Tech conjecture on Apple has been little more than myth-making. Above,… (Tomohiro Ohsumi, Bloomberg )
For those of us not directly invested in Apple, the stock's trajectory over the last six months has been a thrill ride to rival anything you'll find at Magic Mountain.
Since hitting an all-time peak of $705 in mid-September, the shares have been on a long slide, reaching $419 before recovering a bit to almost $462 last week. At the peak, learned Wall Street analysts were speculating about how high Apple could go and whether the sky really was the limit; at the current trough, they're all but proclaiming the end of the Apple era.
Here are the questions on everyone's lips: Who's right? And where does it go from here?
And here are the answers: I don't know. You don't know. Nobody on CNBC knows. And if they try to tell you they do know, run for the hills with your hand on your wallet.
What we can say, however, is that the sentiment and stock action related to Apple offer a perfect study in how conjecture and misunderstanding can trump actual knowledge when it comes to evaluating a company. When the company is as much the focus of worldwide attention and as uncommunicative about its own plans as Apple, the effect is even sharper.
The peculiar stock market action and the vacuum in information have combined to generate a wave of news articles and market reports suggesting that Apple has lost its zip and is running as fast as it can just to keep up with Samsung, the maker of its own line of popular smartphones. Yet the notion that Apple is "ceding its crown" (Reuters' words) in smartphones to Samsung or anyone else, however, is wrong or, at the very least, hopelessly premature.
I should stop here to declare my interests. I don't own Apple shares. My household is 100% Mac, including three MacBook Airs, but we're atypical Apple customers. None of our four smartphones is an iPhone. We don't own iPads or any other tablets (Kindles don't count); I'm still waiting for Apple to make the case that I need one. I've written about Apple in all its various incarnations since 1995. In that time I've read a lot of valid reporting about Apple, and a lot of hooey. The hooey usually gets more widely circulated.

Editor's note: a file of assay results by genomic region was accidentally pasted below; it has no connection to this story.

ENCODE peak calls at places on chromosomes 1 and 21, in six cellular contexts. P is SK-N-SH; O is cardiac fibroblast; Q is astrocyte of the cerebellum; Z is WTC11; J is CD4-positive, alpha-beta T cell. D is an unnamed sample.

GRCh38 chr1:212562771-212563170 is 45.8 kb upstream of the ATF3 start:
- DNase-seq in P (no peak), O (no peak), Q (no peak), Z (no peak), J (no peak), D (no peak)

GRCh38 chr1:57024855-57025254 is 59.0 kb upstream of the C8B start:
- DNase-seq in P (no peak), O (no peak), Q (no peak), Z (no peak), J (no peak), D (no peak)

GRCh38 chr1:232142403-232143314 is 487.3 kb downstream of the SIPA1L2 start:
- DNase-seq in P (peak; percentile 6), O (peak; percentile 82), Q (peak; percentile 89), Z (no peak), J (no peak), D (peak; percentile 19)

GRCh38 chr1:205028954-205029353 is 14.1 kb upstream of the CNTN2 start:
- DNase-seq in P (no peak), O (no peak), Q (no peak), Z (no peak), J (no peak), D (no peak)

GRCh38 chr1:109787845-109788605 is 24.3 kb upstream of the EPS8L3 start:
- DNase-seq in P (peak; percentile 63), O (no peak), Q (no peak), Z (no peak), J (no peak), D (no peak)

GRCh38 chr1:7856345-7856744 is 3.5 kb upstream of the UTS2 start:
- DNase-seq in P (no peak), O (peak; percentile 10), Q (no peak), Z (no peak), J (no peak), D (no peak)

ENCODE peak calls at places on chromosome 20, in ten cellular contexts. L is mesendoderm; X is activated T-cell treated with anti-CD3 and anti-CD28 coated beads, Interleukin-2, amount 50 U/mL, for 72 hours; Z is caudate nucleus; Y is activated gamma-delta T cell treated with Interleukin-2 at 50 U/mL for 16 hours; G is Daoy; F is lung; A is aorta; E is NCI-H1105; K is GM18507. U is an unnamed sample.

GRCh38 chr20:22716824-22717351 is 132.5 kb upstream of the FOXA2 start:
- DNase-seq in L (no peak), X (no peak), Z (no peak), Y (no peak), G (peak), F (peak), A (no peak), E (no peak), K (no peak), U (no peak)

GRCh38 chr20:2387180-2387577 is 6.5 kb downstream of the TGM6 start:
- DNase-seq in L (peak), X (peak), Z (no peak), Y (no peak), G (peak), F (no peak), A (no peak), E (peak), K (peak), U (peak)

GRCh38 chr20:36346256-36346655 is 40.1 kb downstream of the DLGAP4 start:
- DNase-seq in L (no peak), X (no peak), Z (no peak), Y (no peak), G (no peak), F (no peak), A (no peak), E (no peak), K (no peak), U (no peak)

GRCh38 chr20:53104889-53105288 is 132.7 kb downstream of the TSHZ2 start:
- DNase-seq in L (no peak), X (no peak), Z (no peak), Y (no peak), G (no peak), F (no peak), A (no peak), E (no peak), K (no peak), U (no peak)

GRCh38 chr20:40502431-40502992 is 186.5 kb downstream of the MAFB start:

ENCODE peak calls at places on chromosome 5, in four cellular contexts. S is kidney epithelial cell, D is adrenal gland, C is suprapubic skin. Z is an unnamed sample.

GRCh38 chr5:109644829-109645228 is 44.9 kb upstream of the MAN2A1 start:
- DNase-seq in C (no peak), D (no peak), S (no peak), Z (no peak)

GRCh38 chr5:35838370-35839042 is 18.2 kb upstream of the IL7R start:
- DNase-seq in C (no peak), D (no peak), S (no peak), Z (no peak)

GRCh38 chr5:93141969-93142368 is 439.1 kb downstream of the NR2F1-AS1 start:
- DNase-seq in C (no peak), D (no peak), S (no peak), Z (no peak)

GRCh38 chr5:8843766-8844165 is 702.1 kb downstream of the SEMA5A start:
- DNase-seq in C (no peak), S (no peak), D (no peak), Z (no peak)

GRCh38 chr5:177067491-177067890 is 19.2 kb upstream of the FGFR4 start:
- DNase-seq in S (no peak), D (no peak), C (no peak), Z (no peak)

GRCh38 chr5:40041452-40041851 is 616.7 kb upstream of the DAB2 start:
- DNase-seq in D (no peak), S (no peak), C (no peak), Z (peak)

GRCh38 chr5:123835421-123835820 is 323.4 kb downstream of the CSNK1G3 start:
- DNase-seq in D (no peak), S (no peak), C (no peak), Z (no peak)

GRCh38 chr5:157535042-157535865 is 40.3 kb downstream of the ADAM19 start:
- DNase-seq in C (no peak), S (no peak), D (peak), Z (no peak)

A few notable points should be kept in mind when pondering Apple's stock market behavior. One is that the slide in its shares coincided with a period in which it became the most profitable company in the United States, and by no small margin. In the last quarter of 2012, Apple racked up more than $13 billion in net income. The next two names on the list were ExxonMobil and Chevron, oil companies that rise and fall with the price of crude. To find another industrial company you had to go to No. 4: Microsoft, which reported profit less than half of Apple's.
Over the longer haul, Apple's profit growth has been stupendous. In 2009 its bottom line was $5.7 billion, the following year $14 billion, and in 2011 it was $26 billion. You won't find a company Apple's size with a trajectory anything like that. Until the September 2012 stock peak, profit growth and the stock price moved in parallel, although profits grew rather faster than the shares.
Yet it's fair to say that on the way to the peak as well as to the trough, the punditry — indeed, even the purportedly "factual" reporting on Apple — has been little more than myth-making. Financial commentators need stories to tell or their audiences get jaded. The prevailing yarn about Apple through mid-September 2012 was that it was a juggernaut. Could do no wrong. Would eventually grow to consume the entire Earth and everything on it. Yet even stories of world domination begin to pale after time, so this one was duly succeeded by another: Apple knocked off its perch. Its best days were visible only in a rear-view mirror. No longer "cool."
One persistent variety of magical thinking confuses the real Steve Jobs with the haloed version that exists, if anywhere, only in Ashton Kutcher's publicity file. It's fashionable to think of Jobs as a visionary executive with an invariably "laser-like" focus on the user experience, who was never wrong, who would never have deigned to pick fights with Apple's lowly rivals, etc., etc.
The subtext of all these assertions is that Jobs' successor, Tim Cook, has done all these things so he must be failing. Myth-making requires a short memory: All these assertions about Jobs, and many more invoked as a reproach to Apple's present-day regime, are demonstrably wrong.
The main focus of the latest crop of facile but questionable Apple analyses is on the rise of Samsung, which last year shipped 216 million smartphones, including its high-end Galaxy models, compared with Apple's sales of only 136 million Apple iPhones. (The figures are from IDC Worldwide.) In the same vein, Google's Android operating system, which powers the Galaxy phones, widened its lead in market share over iPhone, capturing nearly 70% of the smartphone market in the fourth quarter of last year, according to the Gartner Group, compared with Apple's 21%.